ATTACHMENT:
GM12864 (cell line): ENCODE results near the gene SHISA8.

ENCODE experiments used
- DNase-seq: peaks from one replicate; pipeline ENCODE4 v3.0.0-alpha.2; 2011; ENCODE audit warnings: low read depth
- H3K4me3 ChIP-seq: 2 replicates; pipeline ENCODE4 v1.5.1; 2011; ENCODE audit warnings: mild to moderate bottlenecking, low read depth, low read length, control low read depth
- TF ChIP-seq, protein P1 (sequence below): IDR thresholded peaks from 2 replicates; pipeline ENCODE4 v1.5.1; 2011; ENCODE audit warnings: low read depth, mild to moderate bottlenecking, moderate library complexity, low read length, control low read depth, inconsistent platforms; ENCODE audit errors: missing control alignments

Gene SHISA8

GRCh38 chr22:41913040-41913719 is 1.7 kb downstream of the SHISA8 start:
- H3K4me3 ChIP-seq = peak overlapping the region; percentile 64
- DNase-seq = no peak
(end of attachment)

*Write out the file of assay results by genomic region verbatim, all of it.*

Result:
GM12864 (cell line): ENCODE results near the gene SHISA8.

ENCODE experiments used
- DNase-seq: peaks from one replicate; pipeline ENCODE4 v3.0.0-alpha.2; 2011; ENCODE audit warnings: low read depth
- H3K4me3 ChIP-seq: 2 replicates; pipeline ENCODE4 v1.5.1; 2011; ENCODE audit warnings: mild to moderate bottlenecking, low read depth, low read length, control low read depth
- TF ChIP-seq, protein P1 (sequence below): IDR thresholded peaks from 2 replicates; pipeline ENCODE4 v1.5.1; 2011; ENCODE audit warnings: low read depth, mild to moderate bottlenecking, moderate library complexity, low read length, control low read depth, inconsistent platforms; ENCODE audit errors: missing control alignments

Gene SHISA8

GRCh38 chr22:41913040-41913719 is 1.7 kb downstream of the SHISA8 start:
- H3K4me3 ChIP-seq = peak overlapping the region; percentile 64
- DNase-seq = no peak